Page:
16. Short communication: Acute but transient increase in serum insulin reduces messenger RNA expression of hepatic enzymes associated with progesterone catabolism in dairy cows.

    Science.gov (United States)

    Vieira, F V R; Cooke, R F; Aboin, A C; Lima, P; Vasconcelos, J L M

    2013-02-01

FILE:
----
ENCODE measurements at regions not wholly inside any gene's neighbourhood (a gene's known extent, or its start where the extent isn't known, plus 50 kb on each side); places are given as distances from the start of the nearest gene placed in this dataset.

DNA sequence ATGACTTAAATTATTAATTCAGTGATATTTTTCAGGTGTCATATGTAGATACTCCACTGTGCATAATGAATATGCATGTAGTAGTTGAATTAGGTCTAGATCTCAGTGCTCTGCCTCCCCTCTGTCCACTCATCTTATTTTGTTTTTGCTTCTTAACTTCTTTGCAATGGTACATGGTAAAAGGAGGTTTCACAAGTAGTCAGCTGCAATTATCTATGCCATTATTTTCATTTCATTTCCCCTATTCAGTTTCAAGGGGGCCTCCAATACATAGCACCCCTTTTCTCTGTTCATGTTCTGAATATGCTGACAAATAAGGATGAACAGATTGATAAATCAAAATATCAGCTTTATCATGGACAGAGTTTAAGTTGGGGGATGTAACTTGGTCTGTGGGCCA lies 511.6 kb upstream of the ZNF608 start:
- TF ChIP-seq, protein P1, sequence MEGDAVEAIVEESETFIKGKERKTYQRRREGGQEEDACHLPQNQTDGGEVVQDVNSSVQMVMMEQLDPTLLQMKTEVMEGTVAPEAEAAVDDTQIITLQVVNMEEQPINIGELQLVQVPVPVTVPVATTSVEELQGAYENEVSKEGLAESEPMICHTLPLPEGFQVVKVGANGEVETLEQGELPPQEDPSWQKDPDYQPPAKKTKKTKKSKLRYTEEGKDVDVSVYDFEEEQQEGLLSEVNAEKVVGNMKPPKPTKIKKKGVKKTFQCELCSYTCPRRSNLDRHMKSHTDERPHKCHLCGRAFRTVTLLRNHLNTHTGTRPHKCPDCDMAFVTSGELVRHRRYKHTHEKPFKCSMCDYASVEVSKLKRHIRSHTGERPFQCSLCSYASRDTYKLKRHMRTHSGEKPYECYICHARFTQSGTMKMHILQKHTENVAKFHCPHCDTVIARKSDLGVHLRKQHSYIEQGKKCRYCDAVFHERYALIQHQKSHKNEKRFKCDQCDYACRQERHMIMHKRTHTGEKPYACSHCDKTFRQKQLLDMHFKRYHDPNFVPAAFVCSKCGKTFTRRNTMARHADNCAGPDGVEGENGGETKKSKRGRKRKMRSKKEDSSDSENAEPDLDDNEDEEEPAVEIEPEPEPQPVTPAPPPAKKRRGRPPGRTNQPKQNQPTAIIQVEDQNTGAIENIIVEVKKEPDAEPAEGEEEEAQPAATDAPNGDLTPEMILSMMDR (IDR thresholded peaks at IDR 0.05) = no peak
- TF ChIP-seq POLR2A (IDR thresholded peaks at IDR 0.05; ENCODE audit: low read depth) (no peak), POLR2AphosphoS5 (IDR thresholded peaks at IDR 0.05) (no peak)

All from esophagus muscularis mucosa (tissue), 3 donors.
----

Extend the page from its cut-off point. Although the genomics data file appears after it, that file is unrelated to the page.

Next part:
The objective of this experiment was to evaluate the effects of glucose infusion on serum concentrations of glucose, insulin, and progesterone (P4), as well as mRNA expression of hepatic CYP2C19 and CYP3A4 in nonlactating, ovariectomized cows in adequate nutritional status. Eight Gir × Holstein cows were maintained on a low-quality Brachiaria brizantha pasture with reduced forage availability, but they individually received, on average, 3 kg/cow daily (as fed) of a corn-based concentrate from d -28 to 0 of the experiment. All cows had an intravaginal P4-releasing device inserted on d -14, which remained in cows until the end of the experiment (d 1). On d 0, cows were randomly assigned to receive, in a crossover design containing 2 periods of 24h each (d 0 and 1), (1) an intravenous glucose infusion (GLUC; 0.5 g of glucose/kg of BW, over a 3-h period) or (2) an intravenous saline infusion (SAL; 0.9%, over a 3-h period). Cows were fasted for 12h before infusions, and they remained fasted during infusion and sample collections. Blood samples were collected at 0, 3, and 6h relative to the beginning of infusions. Liver biopsies were performed concurrently with blood collections at 0 and 3h. After the last blood collection of period 1, cows received concentrate and returned to pasture. Cows gained BW (16.5 ± 3.6 kg) and BCS (0.08 ± 0.06) from d -28 to 0. Cows receiving GLUC had greater serum glucose and insulin concentrations at 3h compared with SAL cohorts. No treatment effects were detected for serum P4 concentrations, although mRNA expression of CYP2C19 and CYP3A4 after the infusion period was reduced for cows in the GLUC treatment compared with their cohorts in the SAL treatment. In conclusion, hepatic CYP3A4 and CYP2C19 mRNA expression can be promptly modulated by glucose infusion followed by acute increases in circulating insulin, which provides novel insight into the physiological mechanisms associating nutrition and reproductive function in dairy cows